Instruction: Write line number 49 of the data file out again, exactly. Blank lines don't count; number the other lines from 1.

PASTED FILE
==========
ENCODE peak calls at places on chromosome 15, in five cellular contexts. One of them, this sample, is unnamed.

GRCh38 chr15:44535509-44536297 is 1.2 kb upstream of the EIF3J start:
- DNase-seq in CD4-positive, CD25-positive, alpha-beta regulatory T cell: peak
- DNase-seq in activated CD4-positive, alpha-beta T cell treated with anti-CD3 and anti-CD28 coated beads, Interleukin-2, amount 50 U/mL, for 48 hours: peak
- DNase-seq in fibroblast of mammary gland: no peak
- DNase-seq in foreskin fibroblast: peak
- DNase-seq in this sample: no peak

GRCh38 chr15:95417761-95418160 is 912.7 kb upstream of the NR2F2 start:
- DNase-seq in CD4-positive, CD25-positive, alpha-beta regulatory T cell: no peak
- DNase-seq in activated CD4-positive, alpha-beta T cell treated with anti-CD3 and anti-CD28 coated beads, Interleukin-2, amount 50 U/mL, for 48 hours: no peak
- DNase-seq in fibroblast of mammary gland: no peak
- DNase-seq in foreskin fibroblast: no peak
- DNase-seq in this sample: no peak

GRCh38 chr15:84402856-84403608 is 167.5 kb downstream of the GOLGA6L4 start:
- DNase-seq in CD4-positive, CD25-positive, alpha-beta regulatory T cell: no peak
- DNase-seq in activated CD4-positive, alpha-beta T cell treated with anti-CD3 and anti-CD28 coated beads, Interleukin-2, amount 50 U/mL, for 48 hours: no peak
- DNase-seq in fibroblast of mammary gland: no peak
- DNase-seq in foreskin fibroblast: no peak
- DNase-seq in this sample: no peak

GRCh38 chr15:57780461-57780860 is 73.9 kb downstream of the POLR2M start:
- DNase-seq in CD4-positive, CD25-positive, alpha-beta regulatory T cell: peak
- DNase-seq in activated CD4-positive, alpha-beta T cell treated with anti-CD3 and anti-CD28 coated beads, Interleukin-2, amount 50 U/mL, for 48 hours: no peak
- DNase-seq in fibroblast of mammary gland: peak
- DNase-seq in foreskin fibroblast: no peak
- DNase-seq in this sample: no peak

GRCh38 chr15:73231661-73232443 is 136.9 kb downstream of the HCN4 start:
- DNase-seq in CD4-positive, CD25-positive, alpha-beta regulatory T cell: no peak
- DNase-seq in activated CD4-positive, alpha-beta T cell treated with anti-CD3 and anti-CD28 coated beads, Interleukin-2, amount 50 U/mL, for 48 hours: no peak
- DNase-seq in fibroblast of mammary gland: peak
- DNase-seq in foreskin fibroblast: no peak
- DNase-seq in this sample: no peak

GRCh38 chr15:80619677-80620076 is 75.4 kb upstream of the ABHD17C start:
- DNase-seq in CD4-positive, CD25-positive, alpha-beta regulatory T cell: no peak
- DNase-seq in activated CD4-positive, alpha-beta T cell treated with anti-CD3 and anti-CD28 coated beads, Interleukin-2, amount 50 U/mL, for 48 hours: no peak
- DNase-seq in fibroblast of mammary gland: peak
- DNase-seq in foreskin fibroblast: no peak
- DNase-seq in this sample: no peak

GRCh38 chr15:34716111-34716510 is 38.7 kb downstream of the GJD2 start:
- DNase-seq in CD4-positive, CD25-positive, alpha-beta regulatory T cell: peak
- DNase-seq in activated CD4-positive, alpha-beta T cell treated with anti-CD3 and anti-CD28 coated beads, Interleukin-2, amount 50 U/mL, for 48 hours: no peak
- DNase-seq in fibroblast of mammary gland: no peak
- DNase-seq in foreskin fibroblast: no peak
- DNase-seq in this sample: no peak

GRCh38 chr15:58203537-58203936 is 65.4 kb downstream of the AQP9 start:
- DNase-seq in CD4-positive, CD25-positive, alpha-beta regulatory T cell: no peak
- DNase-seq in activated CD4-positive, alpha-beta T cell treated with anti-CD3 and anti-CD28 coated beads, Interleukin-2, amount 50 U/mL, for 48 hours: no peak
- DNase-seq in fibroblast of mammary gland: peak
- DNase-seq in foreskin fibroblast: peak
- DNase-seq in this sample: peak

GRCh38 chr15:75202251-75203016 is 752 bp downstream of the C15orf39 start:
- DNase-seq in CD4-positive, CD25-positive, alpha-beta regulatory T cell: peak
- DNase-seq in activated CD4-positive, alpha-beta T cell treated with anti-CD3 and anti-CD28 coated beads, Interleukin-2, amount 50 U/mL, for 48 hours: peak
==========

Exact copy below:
- DNase-seq in this sample: peak